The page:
Measured by its ability to oxidize guaiacol in the presence of hydrogen peroxide. Capeillere-Blandin, C. (1998) Biochem J. 336 :395. The specific activity is >8,000 pmol/min/μg, as measured under the described conditions.
Mouse myeloma cell line, NS0-derived mouse Myeloperoxidase/MPO protein Met16-Thr718, with a C-terminal 10-His tag
>90%, by SDS-PAGE visualized with Silver Staining and quantitative densitometry by Coomassie® Blue Staining.
<1.0 EU per 1 μg of the protein by the LAL method.
81 kDa. Disclaimer note: The observed molecular weight of the protein may vary from the listed predicted molecular weight due to post translational modifications, post translation cleavages, relative charges, and other experimental factors.
Quartz Cuvette (Starna Cells, Catalog # 9B-Q-10) or equivalent
Spectrophotometer with cuvette port (Model: Spectramax Plus by Molecular Devices) or equivalent
Prepare the substrate mixture by diluting guaiacol to 100 mM in Assay Buffer containing 0.0034% H2O2.
Shake or stir for 15 minutes at room temperature. Protect from light.
Dilute rmMPO to 3.34 µg/mL in Assay Buffer.
Load into a quartz cuvette 400 µL of 3.34 µg/mL rmMPO and start the reaction by adding 400 µL of the diluted guaiacol/H2O2 mixture. As a Substrate Blank combine 400 µL of Assay Buffer and 400 µL of the diluted guaiacol/H2O2 mixture (note: it is essential to monitor the reaction immediately after the introduction of the substrate mixture).
Read each cuvette at 470 nm in kinetic mode for 1 minute. Use only the first 10 seconds of data in the activity calculation.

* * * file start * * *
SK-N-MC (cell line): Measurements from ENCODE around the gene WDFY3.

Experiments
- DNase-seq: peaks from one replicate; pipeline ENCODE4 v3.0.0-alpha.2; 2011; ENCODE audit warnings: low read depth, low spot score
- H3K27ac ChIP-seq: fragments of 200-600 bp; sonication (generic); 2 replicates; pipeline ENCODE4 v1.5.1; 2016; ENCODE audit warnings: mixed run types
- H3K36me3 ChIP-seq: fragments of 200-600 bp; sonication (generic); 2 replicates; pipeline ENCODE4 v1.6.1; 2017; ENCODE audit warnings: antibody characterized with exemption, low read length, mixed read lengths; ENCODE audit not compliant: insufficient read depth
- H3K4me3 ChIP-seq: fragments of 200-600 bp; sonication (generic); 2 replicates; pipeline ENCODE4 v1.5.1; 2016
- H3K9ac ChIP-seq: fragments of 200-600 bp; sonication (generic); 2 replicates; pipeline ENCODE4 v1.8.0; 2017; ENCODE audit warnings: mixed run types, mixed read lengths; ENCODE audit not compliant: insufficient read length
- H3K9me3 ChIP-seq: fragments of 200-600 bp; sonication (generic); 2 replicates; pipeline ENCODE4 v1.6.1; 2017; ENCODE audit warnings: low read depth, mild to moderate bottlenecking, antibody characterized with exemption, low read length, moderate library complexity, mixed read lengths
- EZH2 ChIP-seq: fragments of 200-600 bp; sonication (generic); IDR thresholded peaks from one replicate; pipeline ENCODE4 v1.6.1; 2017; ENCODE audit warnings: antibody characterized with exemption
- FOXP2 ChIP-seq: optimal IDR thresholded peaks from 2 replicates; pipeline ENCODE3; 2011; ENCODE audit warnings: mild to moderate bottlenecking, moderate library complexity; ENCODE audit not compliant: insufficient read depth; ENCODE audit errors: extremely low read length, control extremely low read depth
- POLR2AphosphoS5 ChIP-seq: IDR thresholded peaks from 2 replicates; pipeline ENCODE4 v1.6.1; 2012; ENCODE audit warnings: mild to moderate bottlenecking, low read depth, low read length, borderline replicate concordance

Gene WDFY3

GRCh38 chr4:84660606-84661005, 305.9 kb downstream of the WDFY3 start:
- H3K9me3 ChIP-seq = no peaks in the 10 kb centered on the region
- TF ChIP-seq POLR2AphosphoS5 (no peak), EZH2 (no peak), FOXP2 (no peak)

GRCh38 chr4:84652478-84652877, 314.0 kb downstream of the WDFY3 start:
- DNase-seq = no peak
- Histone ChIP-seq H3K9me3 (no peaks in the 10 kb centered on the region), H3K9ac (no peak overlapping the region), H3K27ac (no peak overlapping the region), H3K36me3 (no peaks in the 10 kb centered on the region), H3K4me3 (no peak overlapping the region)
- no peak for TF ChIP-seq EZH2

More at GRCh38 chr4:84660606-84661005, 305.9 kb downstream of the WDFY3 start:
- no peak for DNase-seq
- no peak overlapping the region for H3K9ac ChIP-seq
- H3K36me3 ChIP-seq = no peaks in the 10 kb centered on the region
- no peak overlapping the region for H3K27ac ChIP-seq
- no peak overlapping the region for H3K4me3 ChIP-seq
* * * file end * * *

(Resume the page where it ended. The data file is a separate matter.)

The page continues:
Calculate specific activity:
Specific Activity (pmol/min/µg) =
Absorbance change per minute ( delta A/min) x sample volume (L) x 1012 pmol/mol
ext. coeff (M-1cm-1) x amount of enzyme (µg)
Notes: Absorbance readings are adjusted for the Substrate Blank Use an extinction coefficient of 5580 M-1cm-1 The output of many spectrophotometers is in milli absorbance units per minute in kinetic mode Per Reaction:
rmMPO: 1.336 μg (20 nM)
H2O2: 0.0017% (0.5 mM)
Guaiacol: 50 mM
This product is produced by and ships from R&D Systems, Inc., a Bio-Techne brand.
Alternate Names for Recombinant Mouse Myeloperoxidase Protein, CF
Myeloperoxidase (MPO) is a heme‑containing enzyme belonging to the XPO subfamily of peroxidases. It is an abundant neutrophil and monocyte glycoprotein that catalyzes the hydrogen peroxide‑dependent conversion of chloride, bromide, and iodide to multiple reactive species (1). Post‑translational processing of human MPO involves the insertion of a heme moiety and the proteolytic removal of both a propeptide and a 6 aa internal peptide (2). This results in a disulfide‑linked dimer composed of a 60 kDa heavy and 12 kDa light chain that associate into a 150 kDa enzymatically active tetramer. The tetramer contains two heme groups and one disulfide bond between the heavy chains (2). Mouse and human MPO share 87% aa sequence identity. MPO activity results in protein nitrosylation and the formation of 3‑chlorotyrosine and dityrosine crosslinks (4‑6). Modification of ApoB100, as well as the lipid and cholesterol components of LDL and HDL, promotes the development of atherosclerosis (5, 7‑9). MPO is also associated with a variety of other diseases (1), and inhibits vasodilation in inflammation by depleting the levels of NO (10). Serum albumin functions as a carrier protein during MPO movement to the basolateral side of epithelial cells (11). MPO is stored in neutrophil azurophilic granules. Upon cellular activation, it is deposited into pathogen‑containing phagosomes (2). While mice lacking MPO are impaired in clearing select microbial infections, MPO deficiency in humans does not necessarily result in heightened susceptibility to infections (12, 13).
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Hazen, S.L. and J.W. Heinecke (1997) J. Clin. Invest. 99:2075.
Heinecke, J.W. et al. (1993) J. Clin. Invest. 91:2866.
Podrez, E.A. et al. (1999) J. Clin. Invest. 103:1547.
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Hazen, S.L. et al. (1996) J. Biol. Chem. 271:23080.
Eiserich, J.P. et al. (2002) Science 296:2391.
Tiruppathi, C. et al. (2004) Proc. Natl. Acad. Sci. 101:7699.
Aratani Y. et al. (2000) J. Infect. Dis. 182:1276.
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